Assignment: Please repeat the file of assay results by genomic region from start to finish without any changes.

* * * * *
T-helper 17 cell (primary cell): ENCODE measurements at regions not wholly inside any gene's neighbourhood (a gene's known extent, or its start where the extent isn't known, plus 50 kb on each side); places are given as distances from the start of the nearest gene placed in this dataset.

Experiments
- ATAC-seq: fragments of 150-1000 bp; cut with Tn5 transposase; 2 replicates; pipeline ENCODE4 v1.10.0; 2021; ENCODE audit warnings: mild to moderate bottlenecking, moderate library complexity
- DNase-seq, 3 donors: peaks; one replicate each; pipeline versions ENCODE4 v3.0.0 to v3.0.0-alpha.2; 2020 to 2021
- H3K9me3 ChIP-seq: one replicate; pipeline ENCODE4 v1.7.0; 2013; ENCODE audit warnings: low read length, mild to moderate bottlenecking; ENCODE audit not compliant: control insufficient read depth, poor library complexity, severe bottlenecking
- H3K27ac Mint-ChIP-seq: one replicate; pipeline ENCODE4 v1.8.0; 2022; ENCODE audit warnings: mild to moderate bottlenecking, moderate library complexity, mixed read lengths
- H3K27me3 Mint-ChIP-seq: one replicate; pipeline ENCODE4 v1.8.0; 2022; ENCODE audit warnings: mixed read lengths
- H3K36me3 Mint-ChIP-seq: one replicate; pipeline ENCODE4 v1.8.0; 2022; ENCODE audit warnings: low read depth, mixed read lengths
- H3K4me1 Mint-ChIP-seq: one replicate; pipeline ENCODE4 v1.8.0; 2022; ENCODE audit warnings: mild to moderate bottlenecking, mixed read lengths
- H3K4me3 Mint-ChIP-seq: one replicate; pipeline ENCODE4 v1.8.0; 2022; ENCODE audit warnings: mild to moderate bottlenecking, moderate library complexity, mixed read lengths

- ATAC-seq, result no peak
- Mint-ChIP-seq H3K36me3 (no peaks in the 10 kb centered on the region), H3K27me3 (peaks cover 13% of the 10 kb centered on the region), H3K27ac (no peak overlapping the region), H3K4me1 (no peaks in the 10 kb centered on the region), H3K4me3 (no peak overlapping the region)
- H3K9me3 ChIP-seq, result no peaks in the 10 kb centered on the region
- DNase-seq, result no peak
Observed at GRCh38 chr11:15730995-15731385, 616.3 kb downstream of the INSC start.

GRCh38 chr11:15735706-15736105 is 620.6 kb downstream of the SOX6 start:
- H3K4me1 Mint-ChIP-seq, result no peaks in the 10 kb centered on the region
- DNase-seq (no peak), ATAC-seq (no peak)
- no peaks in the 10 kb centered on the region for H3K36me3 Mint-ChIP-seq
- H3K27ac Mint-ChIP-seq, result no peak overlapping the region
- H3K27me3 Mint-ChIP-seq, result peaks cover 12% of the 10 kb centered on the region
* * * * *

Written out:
T-helper 17 cell (primary cell): ENCODE measurements at regions not wholly inside any gene's neighbourhood (a gene's known extent, or its start where the extent isn't known, plus 50 kb on each side); places are given as distances from the start of the nearest gene placed in this dataset.

Experiments
- ATAC-seq: fragments of 150-1000 bp; cut with Tn5 transposase; 2 replicates; pipeline ENCODE4 v1.10.0; 2021; ENCODE audit warnings: mild to moderate bottlenecking, moderate library complexity
- DNase-seq, 3 donors: peaks; one replicate each; pipeline versions ENCODE4 v3.0.0 to v3.0.0-alpha.2; 2020 to 2021
- H3K9me3 ChIP-seq: one replicate; pipeline ENCODE4 v1.7.0; 2013; ENCODE audit warnings: low read length, mild to moderate bottlenecking; ENCODE audit not compliant: control insufficient read depth, poor library complexity, severe bottlenecking
- H3K27ac Mint-ChIP-seq: one replicate; pipeline ENCODE4 v1.8.0; 2022; ENCODE audit warnings: mild to moderate bottlenecking, moderate library complexity, mixed read lengths
- H3K27me3 Mint-ChIP-seq: one replicate; pipeline ENCODE4 v1.8.0; 2022; ENCODE audit warnings: mixed read lengths
- H3K36me3 Mint-ChIP-seq: one replicate; pipeline ENCODE4 v1.8.0; 2022; ENCODE audit warnings: low read depth, mixed read lengths
- H3K4me1 Mint-ChIP-seq: one replicate; pipeline ENCODE4 v1.8.0; 2022; ENCODE audit warnings: mild to moderate bottlenecking, mixed read lengths
- H3K4me3 Mint-ChIP-seq: one replicate; pipeline ENCODE4 v1.8.0; 2022; ENCODE audit warnings: mild to moderate bottlenecking, moderate library complexity, mixed read lengths

- ATAC-seq, result no peak
- Mint-ChIP-seq H3K36me3 (no peaks in the 10 kb centered on the region), H3K27me3 (peaks cover 13% of the 10 kb centered on the region), H3K27ac (no peak overlapping the region), H3K4me1 (no peaks in the 10 kb centered on the region), H3K4me3 (no peak overlapping the region)
- H3K9me3 ChIP-seq, result no peaks in the 10 kb centered on the region
- DNase-seq, result no peak
Observed at GRCh38 chr11:15730995-15731385, 616.3 kb downstream of the INSC start.

GRCh38 chr11:15735706-15736105 is 620.6 kb downstream of the SOX6 start:
- H3K4me1 Mint-ChIP-seq, result no peaks in the 10 kb centered on the region
- DNase-seq (no peak), ATAC-seq (no peak)
- no peaks in the 10 kb centered on the region for H3K36me3 Mint-ChIP-seq
- H3K27ac Mint-ChIP-seq, result no peak overlapping the region
- H3K27me3 Mint-ChIP-seq, result peaks cover 12% of the 10 kb centered on the region